Highsmith aptly demonstrates comfort moving from such fringey, stylistically jumpy linguistic play within the line to a more accepted “workshop” standard conception of the short lyric.
film noir

gathered at her bedside
would not leave him alone

what left him alone
made for restless nights
an accessory’s babble of love

she recalled the thrill of being held
b.c.u. in a window beyond
what he called body

he was her life, a silhouette
through venetian blinds, anatomy study
to slacken the impertinent

she was his sad simplification
his hard edge, what bothered her
would not leave them alone

The visual conception fairly easily ties together the title with the content of the poem. Varying points of explication are readily available. Such work pleases the conservative reader. Yet even poems such as this share in the irreverence dealt by their more cagey counterparts while not being adverse to showing off a bit of clear, controlled awareness of “craft.” Highsmith has too much imp in him.
french class

another night of night school
et les jeux sont fait

we “lick the windows”
of a textbook magazin

regard un morceau de pain,
un peau de lapin

practice despair
to interrupt the timorous traffic

embrace le clameur de la rue
as we strive

to suffer desire, to imagine a sound
sensed above the rattle of Peugeots

The result is a collection that’s fun and surprising to flip about through reading at random and even while on the go, as well as, alternately, for extended lengths of time, dwelling on the more ambient moods and turns of phrase, following out the trickling lead given by this or that bit which strikes the fancy. It’s much more than that “there’s something in here for everybody” feeling, you aren’t left to take or leave a poem because it just doesn’t “work” for you. Every poem here “works.”

Highsmith hits strides in the longer poems where the riffs strike up melody and there’s an ever present scat-like occurrence where sought after meaning holds no ground as granted sound steps to, pounding along with rhythm of a panther stalking prey.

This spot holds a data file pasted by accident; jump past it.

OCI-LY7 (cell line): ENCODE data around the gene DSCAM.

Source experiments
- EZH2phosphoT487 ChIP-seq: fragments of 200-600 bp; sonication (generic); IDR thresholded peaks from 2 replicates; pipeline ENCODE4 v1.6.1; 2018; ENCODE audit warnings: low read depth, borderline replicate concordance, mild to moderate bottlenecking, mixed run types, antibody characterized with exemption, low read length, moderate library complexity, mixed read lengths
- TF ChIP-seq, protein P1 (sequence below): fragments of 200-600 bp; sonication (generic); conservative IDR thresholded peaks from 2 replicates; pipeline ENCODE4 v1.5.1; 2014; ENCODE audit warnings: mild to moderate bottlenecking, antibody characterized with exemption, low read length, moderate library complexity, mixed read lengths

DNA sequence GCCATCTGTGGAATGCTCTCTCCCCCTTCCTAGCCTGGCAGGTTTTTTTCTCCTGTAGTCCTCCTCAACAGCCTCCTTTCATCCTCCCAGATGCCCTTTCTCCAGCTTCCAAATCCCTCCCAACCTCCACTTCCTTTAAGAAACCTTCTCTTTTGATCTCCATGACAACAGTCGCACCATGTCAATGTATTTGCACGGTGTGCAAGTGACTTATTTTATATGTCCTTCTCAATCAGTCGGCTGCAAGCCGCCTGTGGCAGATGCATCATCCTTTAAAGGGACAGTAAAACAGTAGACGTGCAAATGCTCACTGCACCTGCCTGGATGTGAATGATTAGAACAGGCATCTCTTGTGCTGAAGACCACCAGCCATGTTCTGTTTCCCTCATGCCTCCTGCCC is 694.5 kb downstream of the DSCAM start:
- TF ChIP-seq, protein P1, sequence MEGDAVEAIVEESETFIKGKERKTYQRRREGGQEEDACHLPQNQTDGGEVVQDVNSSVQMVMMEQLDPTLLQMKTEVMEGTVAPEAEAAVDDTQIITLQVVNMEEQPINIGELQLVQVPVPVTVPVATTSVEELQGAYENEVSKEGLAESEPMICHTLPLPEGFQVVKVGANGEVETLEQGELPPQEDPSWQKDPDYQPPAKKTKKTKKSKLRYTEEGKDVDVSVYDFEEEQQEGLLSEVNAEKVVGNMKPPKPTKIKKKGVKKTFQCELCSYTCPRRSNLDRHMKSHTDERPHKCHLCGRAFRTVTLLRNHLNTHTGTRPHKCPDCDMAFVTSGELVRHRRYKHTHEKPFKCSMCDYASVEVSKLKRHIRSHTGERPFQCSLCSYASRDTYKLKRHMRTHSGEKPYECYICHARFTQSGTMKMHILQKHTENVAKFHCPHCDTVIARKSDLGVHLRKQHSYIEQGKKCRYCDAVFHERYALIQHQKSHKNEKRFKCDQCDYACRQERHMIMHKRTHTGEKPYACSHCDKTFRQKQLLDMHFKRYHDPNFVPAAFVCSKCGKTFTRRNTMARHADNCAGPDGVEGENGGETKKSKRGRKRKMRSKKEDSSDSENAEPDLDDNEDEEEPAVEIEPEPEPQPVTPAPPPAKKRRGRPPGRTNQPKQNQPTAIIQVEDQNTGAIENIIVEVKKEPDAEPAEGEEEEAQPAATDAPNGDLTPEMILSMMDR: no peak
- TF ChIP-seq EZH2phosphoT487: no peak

sustained with basin, another sunken treasure
achromatophilia beneath straw, cautiously
thrown, savanna to no object, unleashed

& coils into snakeroot, a notion of risk kindles
a carpet of grass, shale pit, layered inference
to sidestep eons, flight preceding echolocation

snapdragon to clam, bivalve, a fissure to stump
this sterile banter, hind limbs on which an
animal stalks, our history, the corollary static

to codify events, a thin rail west, a river’s route
slim spur of columbine, a beauty yet to come
wide continent resplendent beneath assertion

(“haystack draw”)

At these points the poem is nothing but pure linguistic animal, devouring and regurgitating language propelling itself ever further on vocabularies stretching to iridescent heights of sonic bliss. All with a gleam to the eye and a smile hinted at back of the lips. Poetry is a pleasure worth being around for and happily Highsmith isn’t averse to acknowledging it.

One wonders why more poets aren’t accepting of this instead of the usual picture: stilted selves so often seeming, awkward to the eye and heavy sitting on the page. The poem is the only true fact the poet leaves behind and facts, damn it, matter. It’s worth being reminded of how absolutely open the lands are that await a dizzying soul to step forth and do some exploring. Life is pure adventure when you’re welcoming of it, more attention needs be paid to allowing for the poem to take like part in such crucial and necessary excursion.

for Rachael Rakes
Brooklyn – San Francisco, Oct. 25-30 2009

~ ~


David Highsmith lives in San Francisco. His involvement within the poetryworld of that city began in the 1970s. He is the proprietor of Books & Bookshelves which stocks quality wood furniture at acceptable rates along with holding one of the premiere inventories of small press poetry books while also serving as a delightful venue for an ongoing reading series hosting local and out-of-town poets of little to broad renown. He is a generous bookman. Be generous back and may poetryworld continue to spin round. Ask him about his other recent publications, the serially structured CONGREGATIONS (Plan B press) and PETROGLYPH (Painted Bison Press) each is worth notice.


Patrick James Dunagan lives and works in San Francisco. Recent publications include: From Chansonniers (Blue Press, 2008) and Easy Eden w/ Micah Ballard (PUSH, 2009). Things are looked to be forthcoming in Forklift, Pax Americana, and ON.

No comments:

Post a Comment